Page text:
When you’re sitting in an abundance of peaches, and the jalapeños are right outside in the garden, you start thinking of all sorts of great ideas for them. This jam is perfect with its kick of heat and the sweetness of the peaches.
- 3 lbs (about 7-8) very ripe peaches, peeled, pitted, and roughly chopped (you should have about 8 cups of fruit)
- 3 TBSP fresh lemon juice
- 1 TBSP apple cider vinegar
- 5 cups sugar* (see below, for Ringo En Orchard peaches you can halve this amount)
- ½ tsp. Lemon zest
- ½ tsp. Freshly grated ginger
- 3 TBSP (half a 1.75oz packet) powdered pectin
- 3 jalapeno peppers**
- Before you begin, place a small plate or saucer in the freezer so you can check the jam’s consistency towards the end of cooking.
- (Optional), if you plan on canning your jam, bring a large stock pot of water to a boil and cook your (clean and empty) jars and lids to sterilize them. Using canning tongs, remove the jars to a clean dish towel to dry. Keep the stock pot of water at the ready for sealing the jars later.
- To peel the peaches, blanch quickly in boiling water (thirty seconds should do), then transfer to a bowl of cool water. This will help the skins slide off easily using just your hands. One peeled, remove the pits and roughly chop the peaches. Place in a large pot or enameled dutch oven (stay away from bare cast iron or aluminum, as the acidity of the jam can react with the metal).
- To the pot with the peaches, add the sugar, 2 TBSP lemon juice, cider vinegar, lemon zest, ginger, and pectin. Stir to combine, and let sit for 10-15 minutes to macerate.
- Meanwhile, prep your jalapenos. Remove the stems, and cut the peppers in half lengthwise. If you want a spicy jam, leave all of the seeds and veins in the peppers. For a milder jam, remove some or all of the seeds and veins by scooping them out with a spoon. (See recipe notes for more details.)
- Add the peppers to the bowl of your food processor, and pulse until very finely chopped, scraping down the sides if needed.
- Add the chopped peppers to the pot with the rest of the ingredients, and place over high heat. As the mixture heats up, gently break up the peaches with a potato masher or fork. (If you prefer a smoother jam, use an immersion blender to puree the mixture BEFORE turning on the heat.)
- Bring the mixture to a full boil, and let cook for 5-10 minutes, stirring occasionally to keep the bottom from scorching. As the mixture boils, skim off any foam that appears on the surface.
- To test the jam, spoon a small amount onto the saucer that’s been chilling in the freezer. This will give you an idea of how thick the jam will be once it’s cooled. If the jam sets up to your liking, it’s done. If it’s too loose, cook a few minutes longer and test again. (Once the jam has cooled on the plate, this is the perfect opportunity to give it a taste. Keep in mind that the jam will taste significantly spicier while it’s fresh than it will the next day. If you’re worried that it is still going to be too spicy, or if it isn’t sweet enough, you can add an additional ½ cup of sugar and cook until completely dissolved.)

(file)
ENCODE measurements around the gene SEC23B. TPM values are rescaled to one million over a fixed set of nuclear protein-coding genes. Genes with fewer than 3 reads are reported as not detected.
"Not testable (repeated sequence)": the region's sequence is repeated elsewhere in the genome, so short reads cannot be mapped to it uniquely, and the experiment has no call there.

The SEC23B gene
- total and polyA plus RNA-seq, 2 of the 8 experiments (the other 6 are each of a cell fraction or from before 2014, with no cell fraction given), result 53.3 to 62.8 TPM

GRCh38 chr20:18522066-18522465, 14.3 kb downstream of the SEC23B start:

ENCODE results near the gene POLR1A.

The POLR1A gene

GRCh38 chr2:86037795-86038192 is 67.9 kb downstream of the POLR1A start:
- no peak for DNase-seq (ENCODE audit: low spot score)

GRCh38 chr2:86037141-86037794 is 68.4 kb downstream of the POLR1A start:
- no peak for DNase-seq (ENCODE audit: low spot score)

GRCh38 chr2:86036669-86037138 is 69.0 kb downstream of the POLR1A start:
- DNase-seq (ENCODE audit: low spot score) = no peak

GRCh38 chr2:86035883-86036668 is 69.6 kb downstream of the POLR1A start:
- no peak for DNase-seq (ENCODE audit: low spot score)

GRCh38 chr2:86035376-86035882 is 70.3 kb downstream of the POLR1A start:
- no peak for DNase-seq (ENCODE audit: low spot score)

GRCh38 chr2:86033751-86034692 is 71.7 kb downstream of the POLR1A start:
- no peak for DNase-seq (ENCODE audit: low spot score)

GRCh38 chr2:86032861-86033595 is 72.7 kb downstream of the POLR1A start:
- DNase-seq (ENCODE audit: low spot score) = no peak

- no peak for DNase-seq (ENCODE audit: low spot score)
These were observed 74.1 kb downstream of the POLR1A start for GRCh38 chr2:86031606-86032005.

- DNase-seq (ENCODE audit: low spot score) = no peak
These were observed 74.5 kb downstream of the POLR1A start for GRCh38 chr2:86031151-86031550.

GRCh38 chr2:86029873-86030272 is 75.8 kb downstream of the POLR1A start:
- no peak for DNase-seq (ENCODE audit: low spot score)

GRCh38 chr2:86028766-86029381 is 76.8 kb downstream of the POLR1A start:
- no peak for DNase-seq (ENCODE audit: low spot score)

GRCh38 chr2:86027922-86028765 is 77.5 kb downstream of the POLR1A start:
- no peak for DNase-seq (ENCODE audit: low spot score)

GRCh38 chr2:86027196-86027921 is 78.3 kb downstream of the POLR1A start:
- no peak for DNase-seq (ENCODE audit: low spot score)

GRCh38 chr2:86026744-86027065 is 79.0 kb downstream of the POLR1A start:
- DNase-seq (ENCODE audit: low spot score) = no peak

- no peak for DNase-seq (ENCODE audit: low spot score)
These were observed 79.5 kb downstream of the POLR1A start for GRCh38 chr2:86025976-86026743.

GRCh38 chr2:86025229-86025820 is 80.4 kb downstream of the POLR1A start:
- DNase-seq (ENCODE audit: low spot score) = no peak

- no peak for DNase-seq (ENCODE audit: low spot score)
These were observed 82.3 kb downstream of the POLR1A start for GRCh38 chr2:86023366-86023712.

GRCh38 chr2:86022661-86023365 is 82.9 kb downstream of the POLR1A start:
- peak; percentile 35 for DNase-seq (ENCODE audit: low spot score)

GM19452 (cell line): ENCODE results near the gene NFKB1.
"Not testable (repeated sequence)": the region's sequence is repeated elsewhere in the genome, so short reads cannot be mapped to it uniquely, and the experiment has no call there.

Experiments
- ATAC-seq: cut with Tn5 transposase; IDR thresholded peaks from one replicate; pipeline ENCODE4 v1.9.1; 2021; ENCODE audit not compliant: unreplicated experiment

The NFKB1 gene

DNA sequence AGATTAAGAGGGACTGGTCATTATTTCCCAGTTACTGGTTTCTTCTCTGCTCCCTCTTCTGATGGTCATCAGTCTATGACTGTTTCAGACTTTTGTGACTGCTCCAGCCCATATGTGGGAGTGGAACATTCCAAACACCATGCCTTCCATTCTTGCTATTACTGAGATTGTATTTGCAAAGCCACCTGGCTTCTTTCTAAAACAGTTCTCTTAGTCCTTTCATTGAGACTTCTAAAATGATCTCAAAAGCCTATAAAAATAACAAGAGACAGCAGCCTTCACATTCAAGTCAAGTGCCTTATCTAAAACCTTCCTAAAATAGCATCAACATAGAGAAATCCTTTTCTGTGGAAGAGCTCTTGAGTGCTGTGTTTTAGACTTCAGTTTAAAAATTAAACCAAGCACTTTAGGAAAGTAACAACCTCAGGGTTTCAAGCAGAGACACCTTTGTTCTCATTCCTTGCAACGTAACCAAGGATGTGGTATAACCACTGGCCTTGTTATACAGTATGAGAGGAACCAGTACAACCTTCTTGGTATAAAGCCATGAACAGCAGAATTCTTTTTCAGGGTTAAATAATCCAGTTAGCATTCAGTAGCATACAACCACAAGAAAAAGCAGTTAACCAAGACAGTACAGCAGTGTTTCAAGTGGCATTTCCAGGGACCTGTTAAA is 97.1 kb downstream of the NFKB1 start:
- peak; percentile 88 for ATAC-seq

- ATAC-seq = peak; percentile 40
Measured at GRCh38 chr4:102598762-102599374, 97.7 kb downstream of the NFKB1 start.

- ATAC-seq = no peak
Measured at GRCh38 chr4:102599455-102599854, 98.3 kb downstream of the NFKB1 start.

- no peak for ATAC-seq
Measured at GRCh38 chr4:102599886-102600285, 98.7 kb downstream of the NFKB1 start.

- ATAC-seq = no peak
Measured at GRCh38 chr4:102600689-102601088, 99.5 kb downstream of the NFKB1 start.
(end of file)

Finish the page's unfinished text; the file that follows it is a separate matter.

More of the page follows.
- Once the jam starts to set up to your liking, remove it from the heat and stir in the remaining TBSP of lemon juice.
- Carefully ladle the hot jam into your clean jars (a canning funnel is a big help, if you have one) leaving about ½ inch of head room in each jar. Once the jars are filled, wipe the rims with a damp towel to ensure a clean seal, and screw on the lids.
- (Optional) if you want to preserve your jam, return the sealed jars to the stock pot of boiling water, lowering them in carefully with canning tongs, and making sure the water is deep enough to cover the jars completely. Cover the pot with a lid and let the jars process in the water bath for 6-8 minutes. Remove the jars and set them carefully onto a clean kitchen towel. Let sit at room temperature, undisturbed, until completely cool. If you’re using ball jars, the metal lids should make a “pop” or “ting” sound as they cool, and the bump in the center of the lids should no longer flex when pushed down on, letting you know the jars have properly sealed. If any jars don’t seal completely, store these in the fridge and use within a couple months. Jars that are properly sealed can be kept in a cool dark place for up to a year.
This recipe is ENTIRELY from Willow at ww.willcookforfriends.com …. I didn’t change a thing, and it was perfect. Willow notes that her peaches are not necessarily that sweet, but living here in the Okanagan Valley, and at Ringo En Orchard, our peaches are THE BEST, so I reduced the sugar (according to her suggestion) to 2 1/2 cups sugar. That was perfect …. the trick is to taste your peaches!
*Living here in the midwest, the sweetest peaches I can come by still pale in comparison to true southern, tree-ripened peaches. If your fruit are especially sweet, you can feel free to start with less sugar, and add more to taste. (Keep in mind that if you plan on canning your jam, less sugar means a shorter shelf life.)
**The heat of a hot pepper is contained (mostly) in the seeds and veins. To control how spicy your jam is, you can leave these in (hot!), or remove some or all of them (mild). I found I really liked the level of heat from de-seeding one of the peppers, while leaving the other two. If you aren’t sure how much heat you want, I suggest de-seeding all but one of the peppers, and adjust from there with future batches to find what you like best. (And of course, if you just want some good ol’ fashioned peach jam, you can leave the jalapenos out all together. Ain’t nothing wrong with that!)
Keep in mind that the jam will mellow considerably over the first 24-48 hours after being made, so don’t worry if it seems spicier than you want at first. When I first tasted my batch, it was waaaay spicier than I wanted. The next day? Perfection!